By Arthur Rackam via Wikimedia Commons

We’ve been seeing plenty of re-tellings lately, also books that explore the stories of what happens to characters from stories after we’ve “left” them–Alice some years later, for instance (like the new Alice in Wonderland and Through the Looking Glass movies or Ever Alice by H.J. Ramsay, which I have waiting on my NetGalley pile). This post is about one of the later category that is, what happens to a character from a story when he/she has returned from his/her adventure and settled down to a “normal” life. But it isn’t a book, but a poem–‘Stalky Jack’ by William Brighty Rands.

William Brighty Rands (1823-1882) was a writer and a major author of nursery rhymes of the Victorian era, who also worked as a reporter in the House of Commons. Labelled the “Laurete of the Nursery”, he wrote under the pseudonyms Henry Holbeach and Mathew Browne. Find a bio here.

The author: Images from the Victorian Web (here) and AllPoetry.com (here).

Anyway, back to the actual poem now. The poem is about Jack, the boy, “who took long walks; Who lived on beans and ate the stalks“. When we hear of Jack here, he has been a year and a day in the Giants’ Country, where he was lost, but has now returned. But ever since that incident, Jack has no longer been the same but is a much altered boy, and has undergone “A change in notions of extent!

Jack no longer understands things “normal” sized but views them as a giant would. He wants to enter at the second floor, wants a bowl of soup “as large as a hoop”, and thinks a sirloin no more than “a couple of bites”. Not only that, humans themselves to him are “minikin mites”.

As a result he has been bought magnifying glasses, and only since he put them on, has the world for him “come to its proper size”. All the boys. however, point to him, calling him Stalky Jack, and no girl would ever marry him, since she wouldn’t want to be thought three times her proper height. (Didn’t he marry a princess, though?)

That as the author points out to us, is the consequence of “taking extravagant walks; And living on beans and eating the stalks“.

This is such a cute and fun poem–it certainly brought a smile to my face. I honestly don’t think I would have thought of how perceptions (of size) would change if one were exposed to a world of such different proportions. I don’t remember my Gulliver all that well, though I know there were chapters between his different voyages. Did his own world, the “normal” world seem too big or too small (not as things should be) when he returned from Lilliput or Brobdingnag?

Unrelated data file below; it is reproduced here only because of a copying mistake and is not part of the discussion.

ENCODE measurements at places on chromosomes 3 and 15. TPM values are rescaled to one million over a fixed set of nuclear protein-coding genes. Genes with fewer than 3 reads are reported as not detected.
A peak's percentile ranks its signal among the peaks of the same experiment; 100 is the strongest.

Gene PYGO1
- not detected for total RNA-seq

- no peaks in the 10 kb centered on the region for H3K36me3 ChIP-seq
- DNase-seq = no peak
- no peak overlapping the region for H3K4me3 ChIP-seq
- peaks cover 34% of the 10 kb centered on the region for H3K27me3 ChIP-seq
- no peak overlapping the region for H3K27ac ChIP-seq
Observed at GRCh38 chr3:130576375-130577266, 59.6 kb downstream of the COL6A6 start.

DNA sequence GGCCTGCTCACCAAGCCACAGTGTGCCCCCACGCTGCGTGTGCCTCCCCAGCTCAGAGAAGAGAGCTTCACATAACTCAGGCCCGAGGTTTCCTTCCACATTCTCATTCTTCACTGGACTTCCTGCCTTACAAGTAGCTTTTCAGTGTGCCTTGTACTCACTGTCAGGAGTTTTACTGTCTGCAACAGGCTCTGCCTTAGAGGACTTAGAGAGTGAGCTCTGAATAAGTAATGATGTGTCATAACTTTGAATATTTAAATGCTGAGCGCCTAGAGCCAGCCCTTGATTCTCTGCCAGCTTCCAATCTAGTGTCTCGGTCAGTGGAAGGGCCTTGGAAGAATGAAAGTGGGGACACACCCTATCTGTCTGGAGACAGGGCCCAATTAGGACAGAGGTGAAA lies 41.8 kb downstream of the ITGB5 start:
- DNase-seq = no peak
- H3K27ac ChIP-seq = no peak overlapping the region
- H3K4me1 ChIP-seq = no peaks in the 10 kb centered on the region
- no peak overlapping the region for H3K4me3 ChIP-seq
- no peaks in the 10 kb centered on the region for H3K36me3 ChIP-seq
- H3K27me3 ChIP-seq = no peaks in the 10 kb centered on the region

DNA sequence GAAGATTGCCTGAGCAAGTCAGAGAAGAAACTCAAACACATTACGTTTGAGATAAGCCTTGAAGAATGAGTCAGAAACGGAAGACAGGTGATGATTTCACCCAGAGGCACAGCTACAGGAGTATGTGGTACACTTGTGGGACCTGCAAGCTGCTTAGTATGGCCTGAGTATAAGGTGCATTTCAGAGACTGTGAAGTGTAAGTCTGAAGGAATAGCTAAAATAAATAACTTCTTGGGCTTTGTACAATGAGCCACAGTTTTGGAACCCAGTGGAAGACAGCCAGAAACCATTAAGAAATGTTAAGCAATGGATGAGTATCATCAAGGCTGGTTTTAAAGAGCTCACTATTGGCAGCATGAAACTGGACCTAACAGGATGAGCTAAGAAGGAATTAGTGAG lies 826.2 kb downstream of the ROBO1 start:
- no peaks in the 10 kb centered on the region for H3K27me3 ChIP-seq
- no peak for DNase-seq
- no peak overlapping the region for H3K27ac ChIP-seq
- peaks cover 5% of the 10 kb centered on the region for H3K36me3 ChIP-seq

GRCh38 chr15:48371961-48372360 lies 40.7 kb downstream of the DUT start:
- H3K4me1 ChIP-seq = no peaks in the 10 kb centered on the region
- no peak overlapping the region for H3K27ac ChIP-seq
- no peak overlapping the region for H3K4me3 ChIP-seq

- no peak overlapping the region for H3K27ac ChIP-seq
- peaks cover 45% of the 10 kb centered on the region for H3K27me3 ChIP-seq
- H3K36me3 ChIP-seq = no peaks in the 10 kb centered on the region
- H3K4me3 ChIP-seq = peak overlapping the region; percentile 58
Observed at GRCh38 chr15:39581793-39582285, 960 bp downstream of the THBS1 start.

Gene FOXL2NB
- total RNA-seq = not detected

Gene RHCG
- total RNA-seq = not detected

Gulliver and the King of Brobdingnag, James Gillray [Public domain] via Wikimedia Commons

I do remember that when he returns from the land of the horse-people, the Houyhnhnms, he is unable to adjust to life with his own kind, and lives as much away from them as he can.


Gulliver with the Houthnhnms, Grandville [Public domain], via Wikimedia Commons

Exposure to different people, cultures, places does open up new ideas, bring out in us new perceptions of what might be good or right, or make us see our own world with new eyes. Whether we can readjust, or like Gulliver shun those of our kind since we’ve seen better, or need goggles like Jack to make the world seem normal again, adventures, an understanding of different places/cultures do change us in one way or other which Stalky Jack shows us in a fun and enjoyable way.

And while I may have taken off on a tangent in this post, this is a light-hearted poem to read for a laugh or at least a smile. Find the full poem on the Victorian Web here.

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2 thoughts on “How Jack Began to View the World

  1. That’s a really innovative slant on something as mundane as Jack and the Beanstalk. Not that it was mundane to me as a child; it was magical, opening up my world to a world up high in the clouds, peopled by giants and magical harps! But never did I think of what would happen to Jack later. Like all good fairytales, “they all lived happily ever after”. Only goes to show what can be learnt from a fairytale. Just needs a different perspective. Thanks for putting this up.

    Liked by 1 person

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